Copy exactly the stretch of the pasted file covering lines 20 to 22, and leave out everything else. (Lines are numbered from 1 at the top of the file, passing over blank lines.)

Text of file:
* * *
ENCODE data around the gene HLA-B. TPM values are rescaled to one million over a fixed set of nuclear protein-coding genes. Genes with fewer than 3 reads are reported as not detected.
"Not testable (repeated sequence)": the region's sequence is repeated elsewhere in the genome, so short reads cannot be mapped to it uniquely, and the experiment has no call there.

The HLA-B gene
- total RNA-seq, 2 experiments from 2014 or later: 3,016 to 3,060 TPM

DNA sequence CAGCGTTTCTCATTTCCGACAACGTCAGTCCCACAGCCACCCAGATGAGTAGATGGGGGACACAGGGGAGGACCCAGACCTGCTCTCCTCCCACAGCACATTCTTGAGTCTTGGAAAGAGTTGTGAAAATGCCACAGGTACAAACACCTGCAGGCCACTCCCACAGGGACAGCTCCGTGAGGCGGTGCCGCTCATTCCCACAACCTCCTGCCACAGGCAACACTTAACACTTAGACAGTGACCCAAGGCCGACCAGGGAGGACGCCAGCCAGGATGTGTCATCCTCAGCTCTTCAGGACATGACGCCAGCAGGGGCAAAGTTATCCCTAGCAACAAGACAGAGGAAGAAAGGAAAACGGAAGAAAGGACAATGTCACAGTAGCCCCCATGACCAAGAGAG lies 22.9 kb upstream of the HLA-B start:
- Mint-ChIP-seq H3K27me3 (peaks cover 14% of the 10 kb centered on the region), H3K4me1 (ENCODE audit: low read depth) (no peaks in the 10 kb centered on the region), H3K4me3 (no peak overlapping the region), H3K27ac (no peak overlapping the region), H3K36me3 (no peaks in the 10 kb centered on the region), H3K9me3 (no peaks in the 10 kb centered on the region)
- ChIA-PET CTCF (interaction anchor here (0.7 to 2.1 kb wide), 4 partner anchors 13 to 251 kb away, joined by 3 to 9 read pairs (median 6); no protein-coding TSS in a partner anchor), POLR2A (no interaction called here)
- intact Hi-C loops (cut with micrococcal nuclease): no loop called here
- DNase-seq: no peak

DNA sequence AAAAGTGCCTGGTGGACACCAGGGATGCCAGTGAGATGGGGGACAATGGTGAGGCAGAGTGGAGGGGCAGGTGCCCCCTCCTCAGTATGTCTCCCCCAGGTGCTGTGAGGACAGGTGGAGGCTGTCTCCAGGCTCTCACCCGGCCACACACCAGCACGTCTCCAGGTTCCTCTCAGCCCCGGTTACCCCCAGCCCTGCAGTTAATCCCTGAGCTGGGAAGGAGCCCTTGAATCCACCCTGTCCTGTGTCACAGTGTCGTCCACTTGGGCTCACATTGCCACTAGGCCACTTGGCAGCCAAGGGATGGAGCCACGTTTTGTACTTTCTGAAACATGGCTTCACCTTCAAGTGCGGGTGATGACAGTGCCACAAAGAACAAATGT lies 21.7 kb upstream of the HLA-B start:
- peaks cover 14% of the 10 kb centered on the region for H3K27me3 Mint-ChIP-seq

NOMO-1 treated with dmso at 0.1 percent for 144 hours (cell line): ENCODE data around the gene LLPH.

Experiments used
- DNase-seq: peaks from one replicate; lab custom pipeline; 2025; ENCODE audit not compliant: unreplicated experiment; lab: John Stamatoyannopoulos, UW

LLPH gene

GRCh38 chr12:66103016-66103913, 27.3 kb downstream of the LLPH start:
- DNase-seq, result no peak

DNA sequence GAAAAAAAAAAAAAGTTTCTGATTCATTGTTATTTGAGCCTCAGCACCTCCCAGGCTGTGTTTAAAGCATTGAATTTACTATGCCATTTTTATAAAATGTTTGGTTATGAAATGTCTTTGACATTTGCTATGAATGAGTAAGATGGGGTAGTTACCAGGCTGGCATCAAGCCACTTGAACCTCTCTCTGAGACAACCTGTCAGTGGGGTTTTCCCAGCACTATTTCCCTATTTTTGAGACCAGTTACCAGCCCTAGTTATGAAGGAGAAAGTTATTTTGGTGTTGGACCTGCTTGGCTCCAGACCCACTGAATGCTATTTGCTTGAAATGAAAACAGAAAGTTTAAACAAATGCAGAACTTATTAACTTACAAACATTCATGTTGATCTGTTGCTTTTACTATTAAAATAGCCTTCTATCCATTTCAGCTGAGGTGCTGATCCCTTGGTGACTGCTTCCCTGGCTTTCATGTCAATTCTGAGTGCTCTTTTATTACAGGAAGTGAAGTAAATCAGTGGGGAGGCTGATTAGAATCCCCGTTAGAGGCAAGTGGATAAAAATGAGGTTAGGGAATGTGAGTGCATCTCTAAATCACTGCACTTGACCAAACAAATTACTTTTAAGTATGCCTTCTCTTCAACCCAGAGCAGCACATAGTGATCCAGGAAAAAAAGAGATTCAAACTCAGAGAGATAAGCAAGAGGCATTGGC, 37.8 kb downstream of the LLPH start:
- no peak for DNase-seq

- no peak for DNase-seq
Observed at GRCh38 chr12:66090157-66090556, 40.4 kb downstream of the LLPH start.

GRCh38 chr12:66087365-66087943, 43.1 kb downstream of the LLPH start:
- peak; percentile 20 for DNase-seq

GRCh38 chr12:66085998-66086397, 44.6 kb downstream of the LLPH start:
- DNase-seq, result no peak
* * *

- no peak for DNase-seq
Observed at GRCh38 chr12:66090157-66090556, 40.4 kb downstream of the LLPH start.

GRCh38 chr12:66087365-66087943, 43.1 kb downstream of the LLPH start: